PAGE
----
It’s Time to Open the Pentagon’s Books
By Joe Lonsdale
Disclosure: Joe Lonsdale is an entrepreneur and investor who co-founded and retains stakes in companies like OpenGov and Palantir that create products and solutions for government.
Congress gives the Pentagon $600 billion a year: our largest non-entitlement expense. In return, the military must spend money efficiently and report back to civilian leaders. Fulfilling these obligations builds trust and ensures every dollar in the defense budget benefits America and our sons and daughters who protect us.
Yet civilian leaders at home and abroad struggle to obtain details on military spending. It was unacceptable (but not surprising) to learn last month that the Pentagon buried evidence it could save $125 billion over five years by reforming personnel practices and reducing waste. Perhaps more shocking is the fact that the Department of Defense (DoD) cannot explain $6.5 trillion in financial adjustments from 2015–rendering the Pentagon’s financial reports almost meaningless.
Three features of the Pentagon’s organizational design hamper effective fiscal management. First, Congress slashes funding if a division spends under its budget. Hundreds of managers respond by spending inefficiently and obscuring financials. Second, DoD leaders rarely measure program ROI. Third, elected officials and Pentagon leaders throw more money at failing programs rather than learning from mistakes. This creates a dishonest procurement culture and deters both efficiency and innovation.
How do we fix this? We can begin by opening the books.
Congress ordered the Pentagon to be prepared by October 2017 to finally comply with a 1996 law mandating audits of every agency. This is a positive first step, but true financial accountability and efficiency will remain elusive without deeper organizational reforms and standards.
America has the greatest military in the world, and it’s up to our leaders to set the bar for what a 21st century military culture of innovation with transparent, collaborative leadership looks like. Innovative cultures transparently document spending, admit mistakes, and ask how they can do better.
Technologists and entrepreneurs can help. The Pentagon should use data to guide financial decision-making. Of course, some black ops need to be obscured — but too often, “TOP SECRET” or compartmentalized information is an excuse to hide incompetence. Transparent, top-down financial reporting from every part of the DoD must inform military and civilian leaders.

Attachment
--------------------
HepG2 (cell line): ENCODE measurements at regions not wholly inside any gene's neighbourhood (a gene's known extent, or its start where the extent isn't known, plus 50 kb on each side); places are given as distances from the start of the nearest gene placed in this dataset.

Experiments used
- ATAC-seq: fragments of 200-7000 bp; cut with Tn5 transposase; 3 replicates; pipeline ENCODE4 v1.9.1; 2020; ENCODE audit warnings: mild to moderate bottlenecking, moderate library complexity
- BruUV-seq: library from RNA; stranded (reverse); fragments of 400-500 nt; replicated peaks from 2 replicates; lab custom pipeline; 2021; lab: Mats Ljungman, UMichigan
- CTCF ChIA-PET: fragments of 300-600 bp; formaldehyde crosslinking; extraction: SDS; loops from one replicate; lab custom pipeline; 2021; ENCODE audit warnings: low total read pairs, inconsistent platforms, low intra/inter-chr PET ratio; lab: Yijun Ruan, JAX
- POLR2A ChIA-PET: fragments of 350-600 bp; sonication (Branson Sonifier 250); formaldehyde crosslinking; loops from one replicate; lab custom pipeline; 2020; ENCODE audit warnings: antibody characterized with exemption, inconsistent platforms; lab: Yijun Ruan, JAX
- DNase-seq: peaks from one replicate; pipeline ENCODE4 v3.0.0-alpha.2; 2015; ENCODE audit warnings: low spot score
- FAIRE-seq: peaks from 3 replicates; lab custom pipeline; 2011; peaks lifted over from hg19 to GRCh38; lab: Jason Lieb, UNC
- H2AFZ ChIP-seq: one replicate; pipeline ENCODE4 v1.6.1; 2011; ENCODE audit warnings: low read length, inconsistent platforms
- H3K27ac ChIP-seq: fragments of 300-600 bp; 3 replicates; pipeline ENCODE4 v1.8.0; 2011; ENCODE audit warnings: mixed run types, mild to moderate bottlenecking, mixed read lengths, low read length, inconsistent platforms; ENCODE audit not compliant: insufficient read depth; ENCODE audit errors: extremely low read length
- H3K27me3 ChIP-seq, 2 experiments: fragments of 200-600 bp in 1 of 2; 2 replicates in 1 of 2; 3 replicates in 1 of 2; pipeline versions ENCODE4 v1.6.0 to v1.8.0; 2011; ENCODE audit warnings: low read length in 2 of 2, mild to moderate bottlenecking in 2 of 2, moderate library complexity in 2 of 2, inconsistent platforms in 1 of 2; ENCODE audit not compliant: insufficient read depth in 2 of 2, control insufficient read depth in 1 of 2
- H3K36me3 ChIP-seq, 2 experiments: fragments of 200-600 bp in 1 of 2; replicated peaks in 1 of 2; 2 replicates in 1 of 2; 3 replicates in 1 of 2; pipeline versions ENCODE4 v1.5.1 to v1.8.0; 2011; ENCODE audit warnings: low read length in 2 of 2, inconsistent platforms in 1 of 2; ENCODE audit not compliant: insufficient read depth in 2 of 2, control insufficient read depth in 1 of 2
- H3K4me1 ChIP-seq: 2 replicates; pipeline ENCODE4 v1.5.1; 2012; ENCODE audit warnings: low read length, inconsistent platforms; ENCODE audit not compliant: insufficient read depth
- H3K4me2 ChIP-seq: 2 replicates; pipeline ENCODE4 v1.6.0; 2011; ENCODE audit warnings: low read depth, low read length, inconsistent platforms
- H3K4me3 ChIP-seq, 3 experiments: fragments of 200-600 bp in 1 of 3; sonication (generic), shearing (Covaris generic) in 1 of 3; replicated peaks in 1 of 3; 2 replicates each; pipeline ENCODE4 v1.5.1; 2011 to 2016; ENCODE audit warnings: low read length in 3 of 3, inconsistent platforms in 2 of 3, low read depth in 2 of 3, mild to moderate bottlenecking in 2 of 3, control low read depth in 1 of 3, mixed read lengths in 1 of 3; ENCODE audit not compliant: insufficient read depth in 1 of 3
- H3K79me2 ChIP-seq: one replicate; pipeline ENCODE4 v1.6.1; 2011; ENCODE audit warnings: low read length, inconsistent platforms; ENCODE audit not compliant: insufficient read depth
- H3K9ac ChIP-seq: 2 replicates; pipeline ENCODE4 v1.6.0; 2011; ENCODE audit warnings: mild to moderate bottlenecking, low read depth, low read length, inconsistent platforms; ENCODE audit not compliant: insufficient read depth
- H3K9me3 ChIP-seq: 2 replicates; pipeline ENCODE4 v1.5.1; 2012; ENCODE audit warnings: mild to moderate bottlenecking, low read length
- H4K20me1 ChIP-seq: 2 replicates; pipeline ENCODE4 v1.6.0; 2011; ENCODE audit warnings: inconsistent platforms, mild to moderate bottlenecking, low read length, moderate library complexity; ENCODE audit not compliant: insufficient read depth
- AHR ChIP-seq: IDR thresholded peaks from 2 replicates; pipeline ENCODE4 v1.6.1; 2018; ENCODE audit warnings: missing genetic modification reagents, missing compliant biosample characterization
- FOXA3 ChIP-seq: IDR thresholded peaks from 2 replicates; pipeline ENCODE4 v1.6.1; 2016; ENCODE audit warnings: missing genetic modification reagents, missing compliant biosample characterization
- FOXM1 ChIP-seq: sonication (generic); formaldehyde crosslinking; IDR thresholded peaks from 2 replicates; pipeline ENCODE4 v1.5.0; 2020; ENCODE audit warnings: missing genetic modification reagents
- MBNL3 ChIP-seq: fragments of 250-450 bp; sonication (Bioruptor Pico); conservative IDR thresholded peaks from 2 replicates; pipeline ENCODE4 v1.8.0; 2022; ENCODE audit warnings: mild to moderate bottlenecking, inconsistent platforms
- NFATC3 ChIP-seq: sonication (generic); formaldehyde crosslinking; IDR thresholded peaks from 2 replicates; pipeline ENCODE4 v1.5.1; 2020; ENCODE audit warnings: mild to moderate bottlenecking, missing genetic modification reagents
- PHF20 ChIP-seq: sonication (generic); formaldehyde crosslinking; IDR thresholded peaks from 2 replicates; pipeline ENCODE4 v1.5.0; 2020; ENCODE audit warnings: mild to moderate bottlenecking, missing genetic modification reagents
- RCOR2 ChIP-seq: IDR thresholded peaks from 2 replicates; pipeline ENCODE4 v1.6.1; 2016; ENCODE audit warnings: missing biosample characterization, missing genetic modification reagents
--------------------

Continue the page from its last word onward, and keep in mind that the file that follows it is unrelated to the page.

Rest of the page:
Today, the Pentagon’s technology is not up to the task. IT staff are scattered across the DoD, operating on inconsistent data standards and formats. Staff devote their energy to maintaining legacy systems: the Pentagon spends 80 percent of its IT budget on maintenance and only 20 on modernization. Outdated IT infrastructure stunts innovation and obscures wasteful spending.
Fixing the Pentagon’s technology deficit begins with standardizing the Pentagon’s financial data, then bringing that data into a unified platform in the cloud.
Why the cloud?
First, effective financial reporting increases visibility into back-office spending, fostering accountability and enabling oversight. For example, with a unified data platform, instead of waiting months to compile questionable reports, military and civilian leaders could access detailed financial information to enable accurate discussion any time.
Second, the Pentagon could budget more efficiently. A data platform would enable data science-driven analytics that uncovers waste and detects fraud. For example, years of budget and transaction data would enable software that flags anomalies, informs trade-offs, and sharpens oversight.
Finally, a financial data platform would boost over a million staff members’ productivity by eliminating routine work, such as maintaining legacy IT systems and compiling data.
Experience shows us these benefits are not out of reach. For example, over a thousand local governments, from San Diego to Washington, D.C., use a company we launched in 2012 called OpenGov to build efficient budgets, track spending, and engage citizens. The Pentagon could get similar benefits from new cloud-based technologies.
We cannot delay a solution. From 2016 to 2046, discretionary spending’s share of the federal budget, which includes defense, will fall from 44 to 26 percent. But the morphing threats emerging in today’s multilateral world won’t disappear. We must spend military dollars more efficiently to address these challenges.
Those who serve in our armed forces do so from a profound sense of duty to secure liberty for their fellow Americans. They enlist to serve their fellow citizens who express their will through elected representatives, not an unaccountable defense establishment.
As President Eisenhower warned us, “Only an alert and knowledgeable citizenry can compel the proper meshing of the huge industrial and military machinery of defense with our peaceful methods and goals, so that security and liberty may prosper together.”
The political right has traditionally talked tough on government waste and accountability, but given the defense establishment a free pass. But President-elect Trump won without help from special interests that refuse to scrutinize defense spending. We have a unique chance for reform. Let’s not waste this opportunity to affirm our dedication to our soldiers and to the liberty they defend.
Let’s open the books.